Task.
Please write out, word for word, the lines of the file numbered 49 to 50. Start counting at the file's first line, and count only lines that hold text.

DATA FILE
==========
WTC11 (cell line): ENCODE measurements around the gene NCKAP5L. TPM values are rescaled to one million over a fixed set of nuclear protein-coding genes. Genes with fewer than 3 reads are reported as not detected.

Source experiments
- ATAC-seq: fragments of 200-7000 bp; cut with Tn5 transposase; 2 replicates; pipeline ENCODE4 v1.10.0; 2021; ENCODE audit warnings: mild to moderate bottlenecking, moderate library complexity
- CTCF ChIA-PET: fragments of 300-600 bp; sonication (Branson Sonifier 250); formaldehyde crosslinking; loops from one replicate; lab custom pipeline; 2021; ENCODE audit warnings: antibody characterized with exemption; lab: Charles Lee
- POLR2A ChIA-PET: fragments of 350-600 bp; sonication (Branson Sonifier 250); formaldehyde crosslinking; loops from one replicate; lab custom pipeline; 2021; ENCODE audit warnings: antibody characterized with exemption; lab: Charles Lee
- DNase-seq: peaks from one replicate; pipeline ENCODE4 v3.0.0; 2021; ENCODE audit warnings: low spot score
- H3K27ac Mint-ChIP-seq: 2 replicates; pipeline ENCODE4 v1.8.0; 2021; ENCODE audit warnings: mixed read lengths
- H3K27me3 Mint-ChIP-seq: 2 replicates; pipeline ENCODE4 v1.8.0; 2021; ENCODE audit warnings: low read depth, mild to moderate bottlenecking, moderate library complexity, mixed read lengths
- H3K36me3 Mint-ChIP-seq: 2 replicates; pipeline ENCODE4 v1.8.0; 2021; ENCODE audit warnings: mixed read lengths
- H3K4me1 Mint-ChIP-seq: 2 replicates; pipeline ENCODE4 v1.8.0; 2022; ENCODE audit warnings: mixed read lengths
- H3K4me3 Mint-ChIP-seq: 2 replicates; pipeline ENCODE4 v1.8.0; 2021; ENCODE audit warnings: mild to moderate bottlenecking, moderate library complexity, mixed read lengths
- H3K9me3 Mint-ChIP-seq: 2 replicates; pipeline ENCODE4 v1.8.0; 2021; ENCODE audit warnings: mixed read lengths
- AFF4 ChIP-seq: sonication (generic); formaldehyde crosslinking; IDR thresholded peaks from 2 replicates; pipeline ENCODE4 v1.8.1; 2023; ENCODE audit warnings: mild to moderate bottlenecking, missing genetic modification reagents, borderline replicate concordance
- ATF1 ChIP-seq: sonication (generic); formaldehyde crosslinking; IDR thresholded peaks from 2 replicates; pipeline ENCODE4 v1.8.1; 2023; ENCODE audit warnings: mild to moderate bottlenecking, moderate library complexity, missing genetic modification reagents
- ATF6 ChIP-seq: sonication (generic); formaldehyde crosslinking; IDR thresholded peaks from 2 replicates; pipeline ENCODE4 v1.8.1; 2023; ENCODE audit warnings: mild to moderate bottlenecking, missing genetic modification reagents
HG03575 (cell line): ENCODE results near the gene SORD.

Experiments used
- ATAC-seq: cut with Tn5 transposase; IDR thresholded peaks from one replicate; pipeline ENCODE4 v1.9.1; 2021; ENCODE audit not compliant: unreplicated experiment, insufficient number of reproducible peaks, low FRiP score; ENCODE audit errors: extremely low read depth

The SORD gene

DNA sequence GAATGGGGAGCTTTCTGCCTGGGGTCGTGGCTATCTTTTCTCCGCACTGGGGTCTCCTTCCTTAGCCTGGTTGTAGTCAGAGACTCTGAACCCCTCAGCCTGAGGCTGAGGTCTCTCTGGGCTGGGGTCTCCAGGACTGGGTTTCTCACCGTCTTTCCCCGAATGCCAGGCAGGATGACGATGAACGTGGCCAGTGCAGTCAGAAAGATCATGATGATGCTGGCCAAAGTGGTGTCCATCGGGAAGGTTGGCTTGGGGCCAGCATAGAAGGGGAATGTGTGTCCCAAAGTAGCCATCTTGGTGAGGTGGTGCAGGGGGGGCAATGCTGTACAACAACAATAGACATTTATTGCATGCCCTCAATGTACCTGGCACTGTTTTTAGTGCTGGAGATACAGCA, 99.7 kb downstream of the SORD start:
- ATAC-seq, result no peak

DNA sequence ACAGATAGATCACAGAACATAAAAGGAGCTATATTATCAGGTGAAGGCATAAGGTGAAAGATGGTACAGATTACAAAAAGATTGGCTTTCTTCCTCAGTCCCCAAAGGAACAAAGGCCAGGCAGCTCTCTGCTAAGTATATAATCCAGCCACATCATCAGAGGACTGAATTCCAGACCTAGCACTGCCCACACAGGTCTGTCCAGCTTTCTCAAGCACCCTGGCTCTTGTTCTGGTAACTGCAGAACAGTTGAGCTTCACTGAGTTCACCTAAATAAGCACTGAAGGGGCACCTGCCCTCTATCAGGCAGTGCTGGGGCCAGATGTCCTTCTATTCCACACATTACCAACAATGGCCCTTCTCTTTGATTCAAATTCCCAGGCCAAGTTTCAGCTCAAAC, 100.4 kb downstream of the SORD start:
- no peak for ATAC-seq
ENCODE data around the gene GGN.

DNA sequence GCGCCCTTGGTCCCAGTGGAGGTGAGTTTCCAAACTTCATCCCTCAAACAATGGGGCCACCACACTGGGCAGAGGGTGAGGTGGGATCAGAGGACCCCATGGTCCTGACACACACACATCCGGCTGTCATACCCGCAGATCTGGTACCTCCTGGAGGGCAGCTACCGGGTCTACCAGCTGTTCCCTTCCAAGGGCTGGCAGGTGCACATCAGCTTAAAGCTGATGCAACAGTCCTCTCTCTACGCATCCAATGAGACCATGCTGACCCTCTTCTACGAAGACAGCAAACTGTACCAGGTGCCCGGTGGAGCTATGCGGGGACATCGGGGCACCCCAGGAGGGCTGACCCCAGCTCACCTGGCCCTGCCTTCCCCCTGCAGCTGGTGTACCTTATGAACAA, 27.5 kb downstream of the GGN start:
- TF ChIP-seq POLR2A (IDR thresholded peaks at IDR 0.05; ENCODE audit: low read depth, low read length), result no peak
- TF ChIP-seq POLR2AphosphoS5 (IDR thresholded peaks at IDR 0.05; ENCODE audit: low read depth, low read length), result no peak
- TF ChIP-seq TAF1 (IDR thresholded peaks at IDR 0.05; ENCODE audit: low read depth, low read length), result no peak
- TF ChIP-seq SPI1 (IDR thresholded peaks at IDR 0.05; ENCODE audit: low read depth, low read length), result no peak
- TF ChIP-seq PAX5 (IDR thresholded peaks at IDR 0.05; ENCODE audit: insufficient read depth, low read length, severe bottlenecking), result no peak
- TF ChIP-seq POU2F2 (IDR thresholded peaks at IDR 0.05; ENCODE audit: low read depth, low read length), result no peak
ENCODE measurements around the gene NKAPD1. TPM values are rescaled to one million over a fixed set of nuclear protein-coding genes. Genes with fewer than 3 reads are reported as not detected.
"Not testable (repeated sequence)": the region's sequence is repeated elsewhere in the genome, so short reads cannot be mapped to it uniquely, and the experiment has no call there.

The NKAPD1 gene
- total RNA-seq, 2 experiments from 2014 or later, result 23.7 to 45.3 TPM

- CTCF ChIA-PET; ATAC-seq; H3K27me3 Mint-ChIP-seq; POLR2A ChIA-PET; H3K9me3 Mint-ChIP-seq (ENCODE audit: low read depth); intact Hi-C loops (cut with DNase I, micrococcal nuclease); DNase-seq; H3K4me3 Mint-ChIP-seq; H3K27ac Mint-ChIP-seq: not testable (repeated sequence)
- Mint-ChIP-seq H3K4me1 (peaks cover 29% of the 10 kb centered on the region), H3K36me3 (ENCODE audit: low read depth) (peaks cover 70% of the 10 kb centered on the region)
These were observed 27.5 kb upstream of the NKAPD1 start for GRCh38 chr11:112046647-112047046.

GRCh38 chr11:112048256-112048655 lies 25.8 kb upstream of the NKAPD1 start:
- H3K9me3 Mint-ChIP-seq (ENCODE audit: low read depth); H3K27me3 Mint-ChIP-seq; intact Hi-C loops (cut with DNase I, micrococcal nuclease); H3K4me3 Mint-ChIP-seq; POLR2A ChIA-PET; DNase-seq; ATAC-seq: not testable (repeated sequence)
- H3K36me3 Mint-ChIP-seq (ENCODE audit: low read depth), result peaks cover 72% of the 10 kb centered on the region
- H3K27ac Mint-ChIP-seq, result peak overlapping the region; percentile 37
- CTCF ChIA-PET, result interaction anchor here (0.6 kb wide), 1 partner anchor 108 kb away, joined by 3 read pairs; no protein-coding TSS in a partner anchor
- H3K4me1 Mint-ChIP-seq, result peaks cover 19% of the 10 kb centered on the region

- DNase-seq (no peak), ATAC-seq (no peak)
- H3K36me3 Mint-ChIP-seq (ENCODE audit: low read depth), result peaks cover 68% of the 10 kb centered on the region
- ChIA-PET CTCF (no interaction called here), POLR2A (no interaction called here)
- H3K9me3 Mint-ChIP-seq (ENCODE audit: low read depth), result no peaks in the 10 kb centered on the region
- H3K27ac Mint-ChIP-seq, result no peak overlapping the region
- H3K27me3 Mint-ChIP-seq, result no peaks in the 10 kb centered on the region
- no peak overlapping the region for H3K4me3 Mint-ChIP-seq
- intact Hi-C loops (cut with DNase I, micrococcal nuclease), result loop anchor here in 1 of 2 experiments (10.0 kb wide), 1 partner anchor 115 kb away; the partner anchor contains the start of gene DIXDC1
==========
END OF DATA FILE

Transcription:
- H3K27ac Mint-ChIP-seq, result no peak overlapping the region
- H3K27me3 Mint-ChIP-seq, result no peaks in the 10 kb centered on the region